Twenty-five years ago, French climber and geographer Eric Julien was rescued by the Kogis while trekking in the heart of the Sierra Nevada of Santa Marta, Colombia—the highest coastal mountain range in the world. He had a pulmonary edema, an abnormal buildup of fluid in the lung’s air sacs that causes shortness of breath.
“They found me in pain and brought me to a village, where they kept me for nine days,” Julien says, while they awaited help from below. “Five Mamos [spiritual leaders] applied cataplasms, [a medical dressing,] and bathed me in the icy river, which was what had to be done—it contracts the tissues. They have an incredible knowledge of healing.”
The Kogi consider themselves the “elder brothers” of humanity—which is not that farfetched since they are known to be the last surviving civilization from the world of the Inca and Aztec peoples. Their spiritual leaders—the Mamos—go through an extraordinary tutelage: They live in complete darkness for the first 18 years of their lives—some even wear masks at night to shield themselves from the moon’s reflected light. Living in total darkness for 18 years—never seeing sunlight, even for a few moments—the apprentice lives in total symbiosis with his teacher, never meeting any one else for 18 years.
Future Mamos are trained from about 6 months old until 18 years old, with the same teacher and a helper, who brings them food. They sleep by day, and study by night. Until they are 6 years old, disciples merely live with their teachers, with no specific teaching. From the ages of 6 to 9, they learn general topics; and from 9 on, they “discover the animals, the trees, the clouds.… ” During this time they are taught to communicate with Aluna—the governing force of the world.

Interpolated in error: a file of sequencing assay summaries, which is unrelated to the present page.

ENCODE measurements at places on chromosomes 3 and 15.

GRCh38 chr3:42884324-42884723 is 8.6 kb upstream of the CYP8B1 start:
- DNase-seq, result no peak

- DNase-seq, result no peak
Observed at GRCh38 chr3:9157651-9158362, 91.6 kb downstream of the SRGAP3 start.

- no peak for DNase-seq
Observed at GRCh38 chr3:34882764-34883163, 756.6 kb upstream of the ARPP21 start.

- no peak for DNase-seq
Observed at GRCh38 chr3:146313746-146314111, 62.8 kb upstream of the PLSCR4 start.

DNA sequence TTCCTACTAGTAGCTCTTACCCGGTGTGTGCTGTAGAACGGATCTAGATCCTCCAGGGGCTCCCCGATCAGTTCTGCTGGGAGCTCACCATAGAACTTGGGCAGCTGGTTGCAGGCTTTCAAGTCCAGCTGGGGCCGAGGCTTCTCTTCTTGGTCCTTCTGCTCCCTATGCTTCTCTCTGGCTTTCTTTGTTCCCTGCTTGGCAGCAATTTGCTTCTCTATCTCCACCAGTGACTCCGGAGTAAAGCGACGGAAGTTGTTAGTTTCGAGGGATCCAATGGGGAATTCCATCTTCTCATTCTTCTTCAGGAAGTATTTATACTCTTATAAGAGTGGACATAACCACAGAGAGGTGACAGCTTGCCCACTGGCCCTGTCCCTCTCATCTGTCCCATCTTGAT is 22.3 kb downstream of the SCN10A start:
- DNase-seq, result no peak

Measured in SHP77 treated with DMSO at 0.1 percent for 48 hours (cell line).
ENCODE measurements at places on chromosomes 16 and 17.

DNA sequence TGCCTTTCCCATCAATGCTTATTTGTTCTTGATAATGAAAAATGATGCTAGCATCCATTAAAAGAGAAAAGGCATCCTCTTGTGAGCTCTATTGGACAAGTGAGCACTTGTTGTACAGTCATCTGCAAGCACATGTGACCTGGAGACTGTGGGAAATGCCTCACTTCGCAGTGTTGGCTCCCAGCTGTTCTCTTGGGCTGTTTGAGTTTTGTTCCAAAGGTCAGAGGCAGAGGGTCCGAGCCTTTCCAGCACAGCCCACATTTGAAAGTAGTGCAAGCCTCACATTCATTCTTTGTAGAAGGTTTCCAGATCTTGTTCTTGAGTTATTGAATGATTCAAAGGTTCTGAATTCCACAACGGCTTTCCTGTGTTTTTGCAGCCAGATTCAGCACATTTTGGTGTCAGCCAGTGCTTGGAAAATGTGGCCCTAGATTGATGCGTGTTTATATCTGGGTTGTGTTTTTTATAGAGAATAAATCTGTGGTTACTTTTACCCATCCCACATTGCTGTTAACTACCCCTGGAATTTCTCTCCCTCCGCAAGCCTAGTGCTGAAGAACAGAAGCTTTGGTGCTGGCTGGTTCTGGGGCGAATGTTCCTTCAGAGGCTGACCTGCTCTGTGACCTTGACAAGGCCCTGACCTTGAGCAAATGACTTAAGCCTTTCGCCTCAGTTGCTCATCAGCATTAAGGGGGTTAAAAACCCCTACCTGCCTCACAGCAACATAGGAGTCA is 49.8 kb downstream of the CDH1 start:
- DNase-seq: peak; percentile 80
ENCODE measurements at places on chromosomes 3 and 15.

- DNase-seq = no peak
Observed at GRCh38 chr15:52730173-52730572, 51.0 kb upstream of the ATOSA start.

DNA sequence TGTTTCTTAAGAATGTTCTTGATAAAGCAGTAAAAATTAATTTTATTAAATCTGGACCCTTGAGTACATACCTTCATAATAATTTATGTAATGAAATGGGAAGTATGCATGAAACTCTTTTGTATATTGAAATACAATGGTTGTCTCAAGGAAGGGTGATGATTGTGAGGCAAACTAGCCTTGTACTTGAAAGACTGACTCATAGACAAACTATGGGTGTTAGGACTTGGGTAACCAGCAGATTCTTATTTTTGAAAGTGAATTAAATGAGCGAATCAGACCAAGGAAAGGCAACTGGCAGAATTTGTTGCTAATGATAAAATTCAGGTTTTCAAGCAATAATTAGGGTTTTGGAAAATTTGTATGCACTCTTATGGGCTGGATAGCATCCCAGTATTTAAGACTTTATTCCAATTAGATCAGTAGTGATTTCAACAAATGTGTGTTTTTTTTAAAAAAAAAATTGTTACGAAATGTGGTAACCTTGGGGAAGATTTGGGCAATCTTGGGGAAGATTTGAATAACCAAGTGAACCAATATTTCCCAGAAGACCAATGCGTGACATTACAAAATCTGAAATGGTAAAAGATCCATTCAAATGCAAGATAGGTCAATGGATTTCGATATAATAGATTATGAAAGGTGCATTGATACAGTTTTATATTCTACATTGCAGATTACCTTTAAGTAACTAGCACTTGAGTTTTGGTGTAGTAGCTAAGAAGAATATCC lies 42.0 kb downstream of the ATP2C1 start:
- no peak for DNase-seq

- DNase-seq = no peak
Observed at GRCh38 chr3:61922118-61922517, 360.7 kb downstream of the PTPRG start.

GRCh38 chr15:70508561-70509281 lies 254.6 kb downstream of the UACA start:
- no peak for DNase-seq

Julien says the disciples come out of this state of “virginity” directly into the social world of the Kogis, to take on his responsibility as a Mamo. He says the “young Mamos are incredibly gentle, and well-adapted: sociable, aware of others needs, and do not show any sign of isolation or strangeness.” Once they are done with their training, Mamos lead a normal life with a companion—they have children, and move around the valley searching for plants to use in rituals, and to solve conflicts.
Mamos women, called sagas, follow the same training, but in the company of women. Mamos do not officially introduce themselves as such, though every one in the communities knows who they are. Working as the village doctors and judges, they regulate conflicts, and see that every one has a role in the community, and gets what he or she needs. Because they help the community, their food is taken care of.